Modern Secular Nationalism, Ancient Memories: The Case of the Jews

by Samuel Kassow, Charles H. Northam Professor of  History, Trinity College

Course Syllabus

The purpose of this course is to use the modern Jewish experience in order to introduce students to the complexities and challenges of understanding and defining the development of modern nationalism. The course will consist of two major parts. The first part will examine theories of nationalism and then survey the rise of modern nationalist ideologies in Europe. The second part will take up the Jews as a “case study”. In what ways does the development of modern Jewish nationalism conform to various topographies of nationalist ideology? How was modern Jewish Nationalism influenced by non-Jewish models and doctrines? By the same token, in what ways was the Jewish experience “sui generis” or unique? How can a case study of modern Jewish nationalism clarify wider aspects of nationalism as a political issue?

The course assumes that in studying the development of Modern Jewish Nationalism, and especially Zionism, the student will come to understand the complexities and apparent paradoxes that mark the rise of modern national identities. On the one hand Zionism strove to make the Jews a “normal” people, yet on the other hand modern Zionism drew much of its inspiration from the traditional conviction that Jews were a “special” people and that their modern liberation movement had to create a model state and not just, to quote Ahad Ha’am, a “kind of Jewish Latvia” (i.e., just another tiny ethnic nation state. We apologize in advance to any Latvians). In many ways Zionism was a strikingly modern movement that borrowed freely from the national awakenings of neighboring peoples and that offered new models of leadership and new modes of mobilization and propaganda. But on the other hand, Zionism also was inextricably linked to an ancient religious tradition, to the Bible and to powerful national memories and myths. While other national movements also appropriated and invented convenient “usable pasts” and fashioned stirring “imagined communities”, it was modern Jewish nationalism more than any other that had to renegotiate and redefine the complex interplay of religious and ethnic identities and motifs.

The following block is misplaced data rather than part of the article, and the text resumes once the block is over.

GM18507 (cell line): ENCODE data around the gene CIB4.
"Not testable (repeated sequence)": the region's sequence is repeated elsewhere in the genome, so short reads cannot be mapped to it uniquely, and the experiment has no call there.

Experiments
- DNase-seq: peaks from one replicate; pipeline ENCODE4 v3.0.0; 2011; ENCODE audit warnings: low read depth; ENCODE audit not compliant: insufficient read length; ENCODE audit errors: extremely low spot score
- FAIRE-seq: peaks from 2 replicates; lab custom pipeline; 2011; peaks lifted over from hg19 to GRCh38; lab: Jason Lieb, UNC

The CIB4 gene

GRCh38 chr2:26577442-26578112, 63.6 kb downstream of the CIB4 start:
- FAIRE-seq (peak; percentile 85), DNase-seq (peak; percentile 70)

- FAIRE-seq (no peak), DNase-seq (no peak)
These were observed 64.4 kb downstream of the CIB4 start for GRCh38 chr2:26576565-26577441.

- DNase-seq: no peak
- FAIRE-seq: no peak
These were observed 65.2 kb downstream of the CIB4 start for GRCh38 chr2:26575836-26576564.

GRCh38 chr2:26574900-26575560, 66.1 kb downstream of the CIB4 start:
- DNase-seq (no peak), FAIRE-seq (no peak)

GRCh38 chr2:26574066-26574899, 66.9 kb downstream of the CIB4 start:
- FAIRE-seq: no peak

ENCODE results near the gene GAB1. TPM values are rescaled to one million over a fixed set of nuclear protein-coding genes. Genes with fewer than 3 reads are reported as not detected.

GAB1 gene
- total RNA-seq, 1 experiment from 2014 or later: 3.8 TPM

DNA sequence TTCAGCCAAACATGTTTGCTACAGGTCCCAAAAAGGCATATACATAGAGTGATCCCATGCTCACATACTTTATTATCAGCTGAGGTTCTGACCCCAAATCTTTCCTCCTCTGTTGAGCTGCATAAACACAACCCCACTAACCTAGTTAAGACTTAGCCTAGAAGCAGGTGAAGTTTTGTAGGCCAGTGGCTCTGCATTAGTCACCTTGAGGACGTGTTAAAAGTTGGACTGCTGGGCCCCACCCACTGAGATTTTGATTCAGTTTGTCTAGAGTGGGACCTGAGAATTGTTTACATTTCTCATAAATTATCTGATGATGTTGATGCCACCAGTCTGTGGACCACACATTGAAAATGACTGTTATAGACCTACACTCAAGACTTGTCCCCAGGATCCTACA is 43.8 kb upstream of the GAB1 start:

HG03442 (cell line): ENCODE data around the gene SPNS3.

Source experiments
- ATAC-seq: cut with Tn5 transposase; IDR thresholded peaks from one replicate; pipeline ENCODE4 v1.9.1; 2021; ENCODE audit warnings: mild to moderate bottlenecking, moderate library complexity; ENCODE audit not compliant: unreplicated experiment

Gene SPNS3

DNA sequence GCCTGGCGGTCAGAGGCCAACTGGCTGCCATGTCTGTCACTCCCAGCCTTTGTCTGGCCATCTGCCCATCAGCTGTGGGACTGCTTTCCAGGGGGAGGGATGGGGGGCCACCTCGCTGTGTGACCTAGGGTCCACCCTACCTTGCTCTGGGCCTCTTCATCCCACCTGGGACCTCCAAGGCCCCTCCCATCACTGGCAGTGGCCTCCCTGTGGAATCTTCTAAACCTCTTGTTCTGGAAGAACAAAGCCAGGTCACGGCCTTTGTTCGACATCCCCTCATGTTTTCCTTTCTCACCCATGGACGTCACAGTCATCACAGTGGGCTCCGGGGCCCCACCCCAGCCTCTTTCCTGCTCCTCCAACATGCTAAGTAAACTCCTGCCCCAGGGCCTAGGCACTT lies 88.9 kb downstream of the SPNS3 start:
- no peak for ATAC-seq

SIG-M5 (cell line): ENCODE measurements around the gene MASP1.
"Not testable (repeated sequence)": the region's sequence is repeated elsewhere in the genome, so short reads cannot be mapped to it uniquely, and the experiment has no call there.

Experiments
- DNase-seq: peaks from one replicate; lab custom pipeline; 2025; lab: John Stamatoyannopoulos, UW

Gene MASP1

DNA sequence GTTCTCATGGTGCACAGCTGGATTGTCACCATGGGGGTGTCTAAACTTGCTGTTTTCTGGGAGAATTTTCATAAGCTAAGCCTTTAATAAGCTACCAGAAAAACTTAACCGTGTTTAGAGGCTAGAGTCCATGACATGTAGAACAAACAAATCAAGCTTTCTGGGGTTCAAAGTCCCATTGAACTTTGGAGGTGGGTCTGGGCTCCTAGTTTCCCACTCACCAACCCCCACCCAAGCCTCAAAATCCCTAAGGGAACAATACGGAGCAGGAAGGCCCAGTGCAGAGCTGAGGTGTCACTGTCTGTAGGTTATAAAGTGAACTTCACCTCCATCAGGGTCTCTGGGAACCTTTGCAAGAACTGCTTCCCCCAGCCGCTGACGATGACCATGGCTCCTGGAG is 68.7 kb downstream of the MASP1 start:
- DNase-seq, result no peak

Students will begin by surveying some of the recent scholarship on Nationalism and then discuss some of the major issues that have preoccupied scholars. Is nationalism a largely modern phenomenon, an invented instrument that uses modern forms of communication to create “imagined communities”, mobilize backward masses, facilitate industrial development and bolster the power of self anointed elites? Or must one modify this linkage of nationalism and modernity in order to admit such decidedly pre-modern antecedents and models as the Bible, the Reformation and atavistic ethnic bonds? The first part of the course will also examine and redefine the common distinction between “ethnic” or “civic” nationalism. It will consider the complex role of religion in modern nationalism, as well as the reasons why some nationalisms proved to be more aggressive and exclusive than others. Studies will then study the complex interplay of ideology and nationalism as they consider critiques from the Left and from the Right.

Part One: Defining a Nation

Week One

  • Ernest Gellner, Nations and Nationalism, (Cornell University Press, 2009) Chapter One, pp. 1-8
  • Ernest Renan, “What is a Nation?” excerpts in Omar Dahbour and Micheline Ishay eds. The Nationalism Reader (Humanity Books, 1995), pp. 143-156
  • Walker Connor, “A nation is a Nation, is a State is an Ethnic Group” in Walker Connor, Ethnonationalism, pp..89-118

Week Two

  • Anthony Smith, The Nation in History (Brandeis, 2000), entire(79 pp.) Adrian Hastings, The Construction of Nationhood: Ethnicity, Religion and Nationalism (Cambridge, 1997) , pp.1-5, 14-34
  • Miroslav Hroch, “Why did they win? Preconditions for successful national agitation”,
    • 645-655.html

Part Two: The ideological context of modern European Nationalism

Week Three

  • From Omar Dahbour and Micheline Ishay eds. The Nationalism Reader:
    • Rousseau “On the Government of Poland” excerpt pp. 30-35
    • Kant Metaphysics of Morals pp. 38- 48
    • Fichte Address to the German nation pp, 62-71
    • Acton Nationality pp. 108-119
    • Mazzini Duties of Man 87-98
    • Herder Reflections on a Philosophy of History of Mankind 48-60

Week Four

Defining European nationalism from the Left

  • Voltaire, “Jews” in Paul Mendes Flohr and Jehuda Reinharz eds. The Jew in the Modern World (Oxford University Press, 1995), pp. 304-305
  • Marx ” On the Jewish Question” Excerpts from Paul Mendes Flohr and Jehuda Reinharz eds. The Jew in the Modern World (Oxford University Press, 1995), pp. 324-327
  • Lenin “Right of Nations to National Self Determination” (excerpts) Omar Dahbour and Micheline Ishay eds. The Nationalism Reader, pp. 208-216